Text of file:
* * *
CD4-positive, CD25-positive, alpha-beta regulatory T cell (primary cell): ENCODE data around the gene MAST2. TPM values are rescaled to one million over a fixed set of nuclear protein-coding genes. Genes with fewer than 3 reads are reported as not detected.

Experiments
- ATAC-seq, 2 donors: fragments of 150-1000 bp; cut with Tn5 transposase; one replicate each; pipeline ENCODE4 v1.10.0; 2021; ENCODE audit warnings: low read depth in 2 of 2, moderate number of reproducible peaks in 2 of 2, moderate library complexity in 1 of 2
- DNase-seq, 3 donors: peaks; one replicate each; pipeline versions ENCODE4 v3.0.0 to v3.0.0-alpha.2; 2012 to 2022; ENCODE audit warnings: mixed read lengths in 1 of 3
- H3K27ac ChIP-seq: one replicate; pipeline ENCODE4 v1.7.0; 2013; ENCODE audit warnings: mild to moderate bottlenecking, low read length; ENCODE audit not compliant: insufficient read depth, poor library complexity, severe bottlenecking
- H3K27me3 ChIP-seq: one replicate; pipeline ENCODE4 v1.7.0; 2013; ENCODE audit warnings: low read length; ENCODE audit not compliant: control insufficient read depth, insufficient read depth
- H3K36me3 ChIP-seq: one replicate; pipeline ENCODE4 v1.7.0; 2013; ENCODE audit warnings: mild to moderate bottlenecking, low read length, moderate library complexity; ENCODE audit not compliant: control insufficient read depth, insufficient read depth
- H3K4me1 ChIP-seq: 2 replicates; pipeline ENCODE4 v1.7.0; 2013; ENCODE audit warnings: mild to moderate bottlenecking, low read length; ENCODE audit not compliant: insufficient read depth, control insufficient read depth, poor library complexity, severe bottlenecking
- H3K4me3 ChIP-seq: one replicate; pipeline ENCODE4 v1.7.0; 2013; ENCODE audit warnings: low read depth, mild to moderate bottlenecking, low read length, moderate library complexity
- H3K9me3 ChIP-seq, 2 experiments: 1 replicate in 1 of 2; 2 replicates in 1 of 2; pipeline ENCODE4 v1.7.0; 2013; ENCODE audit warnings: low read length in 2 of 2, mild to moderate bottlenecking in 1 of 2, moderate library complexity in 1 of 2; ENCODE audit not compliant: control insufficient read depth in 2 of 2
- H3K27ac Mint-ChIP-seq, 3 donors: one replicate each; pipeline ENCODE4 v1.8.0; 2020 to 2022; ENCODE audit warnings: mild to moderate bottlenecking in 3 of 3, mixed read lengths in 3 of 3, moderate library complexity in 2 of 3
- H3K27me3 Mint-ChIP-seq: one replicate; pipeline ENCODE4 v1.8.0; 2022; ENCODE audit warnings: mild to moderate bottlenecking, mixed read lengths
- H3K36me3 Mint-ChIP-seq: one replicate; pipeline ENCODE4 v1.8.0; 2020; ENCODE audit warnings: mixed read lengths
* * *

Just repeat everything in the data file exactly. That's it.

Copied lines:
CD4-positive, CD25-positive, alpha-beta regulatory T cell (primary cell): ENCODE data around the gene MAST2. TPM values are rescaled to one million over a fixed set of nuclear protein-coding genes. Genes with fewer than 3 reads are reported as not detected.

Experiments
- ATAC-seq, 2 donors: fragments of 150-1000 bp; cut with Tn5 transposase; one replicate each; pipeline ENCODE4 v1.10.0; 2021; ENCODE audit warnings: low read depth in 2 of 2, moderate number of reproducible peaks in 2 of 2, moderate library complexity in 1 of 2
- DNase-seq, 3 donors: peaks; one replicate each; pipeline versions ENCODE4 v3.0.0 to v3.0.0-alpha.2; 2012 to 2022; ENCODE audit warnings: mixed read lengths in 1 of 3
- H3K27ac ChIP-seq: one replicate; pipeline ENCODE4 v1.7.0; 2013; ENCODE audit warnings: mild to moderate bottlenecking, low read length; ENCODE audit not compliant: insufficient read depth, poor library complexity, severe bottlenecking
- H3K27me3 ChIP-seq: one replicate; pipeline ENCODE4 v1.7.0; 2013; ENCODE audit warnings: low read length; ENCODE audit not compliant: control insufficient read depth, insufficient read depth
- H3K36me3 ChIP-seq: one replicate; pipeline ENCODE4 v1.7.0; 2013; ENCODE audit warnings: mild to moderate bottlenecking, low read length, moderate library complexity; ENCODE audit not compliant: control insufficient read depth, insufficient read depth
- H3K4me1 ChIP-seq: 2 replicates; pipeline ENCODE4 v1.7.0; 2013; ENCODE audit warnings: mild to moderate bottlenecking, low read length; ENCODE audit not compliant: insufficient read depth, control insufficient read depth, poor library complexity, severe bottlenecking
- H3K4me3 ChIP-seq: one replicate; pipeline ENCODE4 v1.7.0; 2013; ENCODE audit warnings: low read depth, mild to moderate bottlenecking, low read length, moderate library complexity
- H3K9me3 ChIP-seq, 2 experiments: 1 replicate in 1 of 2; 2 replicates in 1 of 2; pipeline ENCODE4 v1.7.0; 2013; ENCODE audit warnings: low read length in 2 of 2, mild to moderate bottlenecking in 1 of 2, moderate library complexity in 1 of 2; ENCODE audit not compliant: control insufficient read depth in 2 of 2
- H3K27ac Mint-ChIP-seq, 3 donors: one replicate each; pipeline ENCODE4 v1.8.0; 2020 to 2022; ENCODE audit warnings: mild to moderate bottlenecking in 3 of 3, mixed read lengths in 3 of 3, moderate library complexity in 2 of 3
- H3K27me3 Mint-ChIP-seq: one replicate; pipeline ENCODE4 v1.8.0; 2022; ENCODE audit warnings: mild to moderate bottlenecking, mixed read lengths
- H3K36me3 Mint-ChIP-seq: one replicate; pipeline ENCODE4 v1.8.0; 2020; ENCODE audit warnings: mixed read lengths